In Saturday's game, Adam Eaton was batting in the bottom of the ninth inning and hit an infield single to the shortstop. In his furious zeal to beat the throw, his leg jammed awkwardly into first base and he immediately crumpled over in severe pain. You could tell it was a serious injury. MRI tests revealed he has a torn anterior cruciate ligament (ACL), which will take at least six months to heal. Chances that he will return this year are almost zero, which is a dirty rotten shame. Eaton was aquired from the Chicago White Sox in a trade for young Nats pitchers, and he had been doing very well. He is an inspirational, well-liked figure in the clubhouse, and his team mates expressed their grief that he will be out for several months. See MLB.com
It's hard to remember now, but the Nationals were struggling to stay in first place when they went to Atlanta on April 18 to begin their long road trip. After sweeping the Braves, who had won their first six games at brand-new SunTrust Park (see below), the Nats proceeded to do likewise to the Mets in Citi Field, with three straight wins. Daniel Murphy's grand slam proved decisive in the Nats' 6-3 victory on April 23 (Sunday); it was the Nats' third grand slam this year. Then the Nats flew west to Denver, where they hit a bump in the road with an 8-4 loss. But they quickly recovered the next day and proceeded to wallop the Rockies by scores of 15-12, 11-4 and 16-5. The offensive output was simply unbelievable. But a win's a win, and after Thursday, the Nats were sitting pretty having won nine out of their last ten games.
Everyone knew that the Nats' biggest vulnerability was their bullpen. The April 25 game in Denver illustrated the problem most clearly, when they Nats nearly threw away what had been a 10-run lead over the Rockies. Koda Glover gave up two runs in the seventh iining, and Joe Blanton gave up four runs in the eighth inning. The game shouldn't have been close at all.
And to top it off, Koda Glover, has been put on the disabled list with an impinged hip. Overall, he has been one of the Nats' better relief pitchers, and may end up as the regular closer later this season. Confidence in Blake Treinen has almost disappeared, although he did get three quick outs in the ninth inning of today's 23-5 massacre. (Not exactly a save situation.)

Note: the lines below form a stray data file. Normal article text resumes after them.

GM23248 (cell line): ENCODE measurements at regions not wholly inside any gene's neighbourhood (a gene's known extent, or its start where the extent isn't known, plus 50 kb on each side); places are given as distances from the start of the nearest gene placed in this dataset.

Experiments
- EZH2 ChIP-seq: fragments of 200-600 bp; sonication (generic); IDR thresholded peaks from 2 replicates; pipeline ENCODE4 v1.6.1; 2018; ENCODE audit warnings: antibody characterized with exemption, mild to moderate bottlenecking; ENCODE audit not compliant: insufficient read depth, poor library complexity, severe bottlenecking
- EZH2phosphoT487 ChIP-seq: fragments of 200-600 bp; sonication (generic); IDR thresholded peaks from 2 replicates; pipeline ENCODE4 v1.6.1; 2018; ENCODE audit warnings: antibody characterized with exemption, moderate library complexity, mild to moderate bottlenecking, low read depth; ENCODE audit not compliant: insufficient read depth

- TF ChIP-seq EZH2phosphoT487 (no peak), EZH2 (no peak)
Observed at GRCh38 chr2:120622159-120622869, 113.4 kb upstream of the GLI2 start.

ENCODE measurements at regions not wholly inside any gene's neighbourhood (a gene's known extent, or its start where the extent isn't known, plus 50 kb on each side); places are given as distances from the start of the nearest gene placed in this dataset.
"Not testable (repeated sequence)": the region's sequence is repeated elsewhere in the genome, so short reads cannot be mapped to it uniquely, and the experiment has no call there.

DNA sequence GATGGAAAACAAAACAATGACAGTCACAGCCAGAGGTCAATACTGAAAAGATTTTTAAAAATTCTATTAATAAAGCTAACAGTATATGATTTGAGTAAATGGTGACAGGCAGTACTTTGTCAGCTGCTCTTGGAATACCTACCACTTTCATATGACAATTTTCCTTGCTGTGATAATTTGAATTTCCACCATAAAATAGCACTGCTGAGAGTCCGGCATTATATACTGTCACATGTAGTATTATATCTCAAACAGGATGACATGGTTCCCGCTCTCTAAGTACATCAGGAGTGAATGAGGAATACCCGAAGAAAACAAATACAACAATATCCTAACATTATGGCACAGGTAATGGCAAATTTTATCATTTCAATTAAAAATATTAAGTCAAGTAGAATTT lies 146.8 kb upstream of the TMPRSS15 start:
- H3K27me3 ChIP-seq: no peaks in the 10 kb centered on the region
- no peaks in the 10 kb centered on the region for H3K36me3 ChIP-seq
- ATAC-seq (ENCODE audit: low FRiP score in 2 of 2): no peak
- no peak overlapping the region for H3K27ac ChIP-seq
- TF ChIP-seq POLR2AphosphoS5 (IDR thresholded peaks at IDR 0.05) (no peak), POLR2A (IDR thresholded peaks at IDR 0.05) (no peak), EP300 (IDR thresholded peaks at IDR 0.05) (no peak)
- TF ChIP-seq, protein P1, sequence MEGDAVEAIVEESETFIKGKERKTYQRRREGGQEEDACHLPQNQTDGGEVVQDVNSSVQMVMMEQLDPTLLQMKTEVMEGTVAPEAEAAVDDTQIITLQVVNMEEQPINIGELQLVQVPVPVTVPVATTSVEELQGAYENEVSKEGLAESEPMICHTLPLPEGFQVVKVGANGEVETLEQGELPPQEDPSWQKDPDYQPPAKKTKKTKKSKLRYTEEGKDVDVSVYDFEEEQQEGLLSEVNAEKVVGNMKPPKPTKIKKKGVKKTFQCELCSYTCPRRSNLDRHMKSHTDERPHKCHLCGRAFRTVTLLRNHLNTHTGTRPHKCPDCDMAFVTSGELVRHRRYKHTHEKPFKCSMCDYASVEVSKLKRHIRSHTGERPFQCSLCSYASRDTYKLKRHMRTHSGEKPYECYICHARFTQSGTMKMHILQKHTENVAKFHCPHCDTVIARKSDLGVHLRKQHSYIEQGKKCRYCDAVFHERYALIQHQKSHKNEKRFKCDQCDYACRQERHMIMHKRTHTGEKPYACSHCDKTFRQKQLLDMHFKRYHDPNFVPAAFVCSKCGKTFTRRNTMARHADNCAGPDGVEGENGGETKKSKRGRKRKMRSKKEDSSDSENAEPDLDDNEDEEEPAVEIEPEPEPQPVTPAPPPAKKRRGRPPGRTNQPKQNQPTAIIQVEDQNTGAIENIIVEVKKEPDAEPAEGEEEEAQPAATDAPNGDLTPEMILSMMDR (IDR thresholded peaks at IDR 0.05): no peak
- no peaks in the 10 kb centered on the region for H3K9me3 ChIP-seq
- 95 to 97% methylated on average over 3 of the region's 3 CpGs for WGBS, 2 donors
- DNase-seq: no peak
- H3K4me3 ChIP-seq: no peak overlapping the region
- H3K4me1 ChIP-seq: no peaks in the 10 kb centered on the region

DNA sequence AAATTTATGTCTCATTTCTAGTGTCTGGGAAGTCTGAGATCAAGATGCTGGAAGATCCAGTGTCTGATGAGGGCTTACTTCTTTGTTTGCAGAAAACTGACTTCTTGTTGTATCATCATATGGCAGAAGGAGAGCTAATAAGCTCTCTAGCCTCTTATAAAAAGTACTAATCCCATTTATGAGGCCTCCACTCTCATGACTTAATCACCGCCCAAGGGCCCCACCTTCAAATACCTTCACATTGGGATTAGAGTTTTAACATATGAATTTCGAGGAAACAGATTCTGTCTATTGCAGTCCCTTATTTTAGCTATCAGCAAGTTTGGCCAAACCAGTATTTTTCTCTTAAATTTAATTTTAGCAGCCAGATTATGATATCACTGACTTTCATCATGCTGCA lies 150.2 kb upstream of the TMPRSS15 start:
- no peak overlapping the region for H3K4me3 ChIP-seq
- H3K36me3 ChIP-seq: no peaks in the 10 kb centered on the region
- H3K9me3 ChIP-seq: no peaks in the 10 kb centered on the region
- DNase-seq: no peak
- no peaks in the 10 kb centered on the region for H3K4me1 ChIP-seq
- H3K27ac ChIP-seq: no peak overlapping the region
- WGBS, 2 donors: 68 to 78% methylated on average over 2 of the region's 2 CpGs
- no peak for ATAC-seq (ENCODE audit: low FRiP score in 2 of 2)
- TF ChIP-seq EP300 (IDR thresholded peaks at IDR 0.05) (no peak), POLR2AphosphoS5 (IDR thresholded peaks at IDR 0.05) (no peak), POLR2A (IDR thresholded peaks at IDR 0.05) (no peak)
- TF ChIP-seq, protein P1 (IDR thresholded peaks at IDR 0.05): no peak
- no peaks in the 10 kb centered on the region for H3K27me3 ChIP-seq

I updated the Washington Nationals page with all the latest factoids about the team.
In observance of the official opening of the new "home of the Braves," I posted a preliminary diagram for SunTrust Park a few days ago. (Previously all I had on that page was a partial image derived from Marlins Park, which seemed like an appropriate starting-point template, since it has a similarly slender amount of foul territory.) Of course there will eventually be lower-deck and upper-deck (no roof) diagram variants as well. Besides watching the Nats-Braves games on TV, I also relied upon photos and rendering at ajc.com (Atlanta Journal-Constitution); thanks to Mike Zurawski for the link.
Even though I remain deeply skeptical about the need for a brand-new stadium, I must admit that SunTrust Park has many attractive features. I like the fact that it has a large second deck and a relatively modest-sized lower deck. It features a large roof that provides shade for most of the upper deck (depending how you define it), and the stadium lights are built into the front edge of the roof, just like at Target Field in Minneapolis. That probably explains why the roof is at least 20 feet higher than the grandstand itself. The brick wall in right field is a very nice touch, as are the high-rise buildings beyond center field. It almost makes you feel like you're in downtown Atlanta, rather than the far-off suburbs of Cobb County. With any luck, I'll get down to see a game there in the next few weeks, after which I'll have all the information I need to do a fully accurate diagram.